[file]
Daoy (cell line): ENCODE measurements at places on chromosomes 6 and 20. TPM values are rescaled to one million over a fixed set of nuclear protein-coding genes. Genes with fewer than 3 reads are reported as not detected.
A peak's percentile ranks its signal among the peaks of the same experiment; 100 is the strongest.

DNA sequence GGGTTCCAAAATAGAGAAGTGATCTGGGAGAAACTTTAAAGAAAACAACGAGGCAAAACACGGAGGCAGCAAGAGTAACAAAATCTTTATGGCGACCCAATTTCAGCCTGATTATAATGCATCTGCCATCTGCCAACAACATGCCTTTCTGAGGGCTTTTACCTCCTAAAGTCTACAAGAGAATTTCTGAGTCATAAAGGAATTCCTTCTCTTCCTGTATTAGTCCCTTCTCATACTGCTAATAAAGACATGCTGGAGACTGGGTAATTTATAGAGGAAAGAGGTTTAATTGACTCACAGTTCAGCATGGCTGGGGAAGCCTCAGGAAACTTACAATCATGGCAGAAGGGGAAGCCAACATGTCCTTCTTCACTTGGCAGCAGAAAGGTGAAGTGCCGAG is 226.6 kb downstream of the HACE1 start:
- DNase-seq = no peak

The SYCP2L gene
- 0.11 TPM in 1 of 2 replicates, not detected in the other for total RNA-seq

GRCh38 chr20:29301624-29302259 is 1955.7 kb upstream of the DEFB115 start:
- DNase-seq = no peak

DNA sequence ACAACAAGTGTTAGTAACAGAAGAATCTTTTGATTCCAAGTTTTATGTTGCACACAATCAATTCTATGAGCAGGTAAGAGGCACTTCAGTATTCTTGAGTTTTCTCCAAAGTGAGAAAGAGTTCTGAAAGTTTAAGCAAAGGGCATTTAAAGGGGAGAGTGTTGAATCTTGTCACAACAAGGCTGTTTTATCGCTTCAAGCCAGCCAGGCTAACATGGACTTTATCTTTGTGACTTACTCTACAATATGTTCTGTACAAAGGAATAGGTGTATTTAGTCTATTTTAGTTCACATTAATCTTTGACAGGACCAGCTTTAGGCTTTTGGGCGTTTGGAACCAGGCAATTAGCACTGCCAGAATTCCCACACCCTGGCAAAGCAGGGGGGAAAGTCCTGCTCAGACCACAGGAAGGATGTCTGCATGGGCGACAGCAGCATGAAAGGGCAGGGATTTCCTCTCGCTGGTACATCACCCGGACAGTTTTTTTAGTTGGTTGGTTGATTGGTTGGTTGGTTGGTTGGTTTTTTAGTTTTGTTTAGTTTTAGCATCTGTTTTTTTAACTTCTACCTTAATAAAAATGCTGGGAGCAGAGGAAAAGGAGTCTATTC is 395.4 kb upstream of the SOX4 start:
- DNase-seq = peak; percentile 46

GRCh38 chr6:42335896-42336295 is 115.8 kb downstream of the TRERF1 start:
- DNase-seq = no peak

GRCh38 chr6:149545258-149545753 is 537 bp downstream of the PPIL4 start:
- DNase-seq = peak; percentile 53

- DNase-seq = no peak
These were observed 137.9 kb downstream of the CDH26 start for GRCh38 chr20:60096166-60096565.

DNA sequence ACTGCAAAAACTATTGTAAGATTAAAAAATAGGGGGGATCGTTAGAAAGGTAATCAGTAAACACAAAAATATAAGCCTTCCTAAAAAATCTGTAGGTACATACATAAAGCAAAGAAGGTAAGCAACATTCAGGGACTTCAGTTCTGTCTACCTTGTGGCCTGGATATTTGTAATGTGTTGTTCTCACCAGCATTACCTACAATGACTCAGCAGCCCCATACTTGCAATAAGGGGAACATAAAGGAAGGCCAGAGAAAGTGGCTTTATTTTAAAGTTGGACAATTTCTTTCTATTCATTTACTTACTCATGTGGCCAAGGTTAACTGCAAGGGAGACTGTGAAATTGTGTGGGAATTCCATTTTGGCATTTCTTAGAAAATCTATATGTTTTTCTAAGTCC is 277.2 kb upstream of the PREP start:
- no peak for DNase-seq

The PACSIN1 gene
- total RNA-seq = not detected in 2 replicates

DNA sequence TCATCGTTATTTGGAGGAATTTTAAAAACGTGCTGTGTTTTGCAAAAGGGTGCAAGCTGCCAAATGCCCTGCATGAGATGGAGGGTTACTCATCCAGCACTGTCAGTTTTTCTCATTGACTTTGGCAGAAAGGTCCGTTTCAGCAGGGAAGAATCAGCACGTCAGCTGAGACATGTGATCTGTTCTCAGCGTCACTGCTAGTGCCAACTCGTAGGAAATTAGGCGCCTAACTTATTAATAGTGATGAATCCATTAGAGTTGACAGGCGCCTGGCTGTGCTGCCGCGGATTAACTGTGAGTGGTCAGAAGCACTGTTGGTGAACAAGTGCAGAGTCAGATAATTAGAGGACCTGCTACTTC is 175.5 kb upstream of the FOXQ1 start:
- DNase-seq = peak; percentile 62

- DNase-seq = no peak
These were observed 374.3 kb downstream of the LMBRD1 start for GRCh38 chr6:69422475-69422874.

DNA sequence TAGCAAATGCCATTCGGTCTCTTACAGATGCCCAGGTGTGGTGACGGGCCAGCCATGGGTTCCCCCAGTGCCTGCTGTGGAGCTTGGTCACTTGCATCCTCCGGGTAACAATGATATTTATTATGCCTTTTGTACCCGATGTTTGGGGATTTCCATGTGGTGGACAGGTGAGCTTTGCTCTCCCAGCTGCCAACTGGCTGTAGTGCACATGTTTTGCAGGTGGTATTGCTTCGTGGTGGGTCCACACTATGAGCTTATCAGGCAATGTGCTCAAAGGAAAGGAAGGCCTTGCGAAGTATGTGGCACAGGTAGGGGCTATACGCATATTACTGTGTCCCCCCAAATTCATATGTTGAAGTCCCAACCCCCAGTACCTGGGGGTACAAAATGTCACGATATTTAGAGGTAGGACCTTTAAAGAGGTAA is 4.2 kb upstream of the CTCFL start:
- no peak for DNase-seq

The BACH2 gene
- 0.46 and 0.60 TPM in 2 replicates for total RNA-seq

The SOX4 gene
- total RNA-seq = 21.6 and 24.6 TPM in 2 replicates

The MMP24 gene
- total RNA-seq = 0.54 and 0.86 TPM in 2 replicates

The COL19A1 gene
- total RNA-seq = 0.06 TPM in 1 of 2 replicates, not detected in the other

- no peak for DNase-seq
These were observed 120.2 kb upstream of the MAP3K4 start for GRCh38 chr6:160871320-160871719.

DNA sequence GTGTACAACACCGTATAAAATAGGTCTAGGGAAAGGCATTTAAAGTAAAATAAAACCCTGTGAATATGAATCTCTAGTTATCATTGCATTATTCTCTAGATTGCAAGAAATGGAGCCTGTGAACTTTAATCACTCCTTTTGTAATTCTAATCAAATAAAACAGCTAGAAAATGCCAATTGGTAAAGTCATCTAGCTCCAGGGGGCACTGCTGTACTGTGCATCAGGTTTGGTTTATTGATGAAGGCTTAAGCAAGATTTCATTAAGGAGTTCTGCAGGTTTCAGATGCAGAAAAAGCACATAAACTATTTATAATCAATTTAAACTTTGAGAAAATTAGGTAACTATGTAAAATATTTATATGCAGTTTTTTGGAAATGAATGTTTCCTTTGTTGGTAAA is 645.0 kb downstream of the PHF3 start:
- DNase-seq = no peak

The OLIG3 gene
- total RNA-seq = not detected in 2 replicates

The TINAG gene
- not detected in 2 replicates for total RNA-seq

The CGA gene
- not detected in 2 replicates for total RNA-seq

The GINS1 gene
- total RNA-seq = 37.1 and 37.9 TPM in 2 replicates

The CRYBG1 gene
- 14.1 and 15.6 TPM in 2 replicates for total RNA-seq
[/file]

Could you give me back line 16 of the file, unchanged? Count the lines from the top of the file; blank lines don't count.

These were observed 137.9 kb downstream of the CDH26 start for GRCh38 chr20:60096166-60096565.